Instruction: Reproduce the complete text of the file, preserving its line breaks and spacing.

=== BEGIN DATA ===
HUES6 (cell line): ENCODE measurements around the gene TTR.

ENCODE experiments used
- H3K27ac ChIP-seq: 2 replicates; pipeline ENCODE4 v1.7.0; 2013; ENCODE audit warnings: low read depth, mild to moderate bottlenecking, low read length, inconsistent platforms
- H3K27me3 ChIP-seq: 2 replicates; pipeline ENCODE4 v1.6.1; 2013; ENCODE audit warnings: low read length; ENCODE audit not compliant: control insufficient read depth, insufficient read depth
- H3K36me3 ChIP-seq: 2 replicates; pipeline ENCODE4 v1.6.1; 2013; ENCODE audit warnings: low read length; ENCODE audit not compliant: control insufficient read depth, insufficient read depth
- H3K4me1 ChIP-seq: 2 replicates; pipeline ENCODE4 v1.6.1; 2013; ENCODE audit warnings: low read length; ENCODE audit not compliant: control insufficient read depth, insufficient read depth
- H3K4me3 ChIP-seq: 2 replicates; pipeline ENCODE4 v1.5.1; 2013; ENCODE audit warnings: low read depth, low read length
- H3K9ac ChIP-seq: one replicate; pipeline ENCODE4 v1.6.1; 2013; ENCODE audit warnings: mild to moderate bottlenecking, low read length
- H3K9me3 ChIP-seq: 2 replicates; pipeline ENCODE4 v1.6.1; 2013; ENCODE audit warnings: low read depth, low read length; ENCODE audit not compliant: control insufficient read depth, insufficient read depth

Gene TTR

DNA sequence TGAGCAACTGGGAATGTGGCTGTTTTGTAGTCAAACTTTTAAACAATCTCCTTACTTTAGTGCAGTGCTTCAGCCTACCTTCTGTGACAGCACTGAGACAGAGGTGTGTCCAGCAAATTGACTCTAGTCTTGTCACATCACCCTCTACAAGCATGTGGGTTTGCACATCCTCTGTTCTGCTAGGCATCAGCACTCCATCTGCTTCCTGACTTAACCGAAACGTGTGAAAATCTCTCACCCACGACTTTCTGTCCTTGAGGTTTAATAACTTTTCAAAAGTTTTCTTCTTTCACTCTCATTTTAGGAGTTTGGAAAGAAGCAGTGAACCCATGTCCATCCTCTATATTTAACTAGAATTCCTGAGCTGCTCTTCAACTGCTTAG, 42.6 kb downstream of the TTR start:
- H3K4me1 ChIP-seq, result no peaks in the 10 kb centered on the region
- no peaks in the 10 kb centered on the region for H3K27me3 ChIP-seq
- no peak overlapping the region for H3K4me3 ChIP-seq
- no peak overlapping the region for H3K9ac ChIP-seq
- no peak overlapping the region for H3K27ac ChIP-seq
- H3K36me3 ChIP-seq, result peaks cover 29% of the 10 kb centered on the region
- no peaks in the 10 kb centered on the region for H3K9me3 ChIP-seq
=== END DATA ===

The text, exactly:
HUES6 (cell line): ENCODE measurements around the gene TTR.

ENCODE experiments used
- H3K27ac ChIP-seq: 2 replicates; pipeline ENCODE4 v1.7.0; 2013; ENCODE audit warnings: low read depth, mild to moderate bottlenecking, low read length, inconsistent platforms
- H3K27me3 ChIP-seq: 2 replicates; pipeline ENCODE4 v1.6.1; 2013; ENCODE audit warnings: low read length; ENCODE audit not compliant: control insufficient read depth, insufficient read depth
- H3K36me3 ChIP-seq: 2 replicates; pipeline ENCODE4 v1.6.1; 2013; ENCODE audit warnings: low read length; ENCODE audit not compliant: control insufficient read depth, insufficient read depth
- H3K4me1 ChIP-seq: 2 replicates; pipeline ENCODE4 v1.6.1; 2013; ENCODE audit warnings: low read length; ENCODE audit not compliant: control insufficient read depth, insufficient read depth
- H3K4me3 ChIP-seq: 2 replicates; pipeline ENCODE4 v1.5.1; 2013; ENCODE audit warnings: low read depth, low read length
- H3K9ac ChIP-seq: one replicate; pipeline ENCODE4 v1.6.1; 2013; ENCODE audit warnings: mild to moderate bottlenecking, low read length
- H3K9me3 ChIP-seq: 2 replicates; pipeline ENCODE4 v1.6.1; 2013; ENCODE audit warnings: low read depth, low read length; ENCODE audit not compliant: control insufficient read depth, insufficient read depth

Gene TTR

DNA sequence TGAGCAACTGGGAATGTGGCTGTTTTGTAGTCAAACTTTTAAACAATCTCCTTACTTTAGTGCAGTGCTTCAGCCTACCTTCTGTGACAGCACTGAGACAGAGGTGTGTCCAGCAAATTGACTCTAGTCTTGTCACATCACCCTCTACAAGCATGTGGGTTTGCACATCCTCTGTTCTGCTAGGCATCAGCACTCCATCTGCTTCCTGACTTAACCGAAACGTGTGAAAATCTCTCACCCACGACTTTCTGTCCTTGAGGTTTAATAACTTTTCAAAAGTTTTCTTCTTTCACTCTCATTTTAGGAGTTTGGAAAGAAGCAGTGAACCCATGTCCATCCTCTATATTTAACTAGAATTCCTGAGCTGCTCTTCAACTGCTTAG, 42.6 kb downstream of the TTR start:
- H3K4me1 ChIP-seq, result no peaks in the 10 kb centered on the region
- no peaks in the 10 kb centered on the region for H3K27me3 ChIP-seq
- no peak overlapping the region for H3K4me3 ChIP-seq
- no peak overlapping the region for H3K9ac ChIP-seq
- no peak overlapping the region for H3K27ac ChIP-seq
- H3K36me3 ChIP-seq, result peaks cover 29% of the 10 kb centered on the region
- no peaks in the 10 kb centered on the region for H3K9me3 ChIP-seq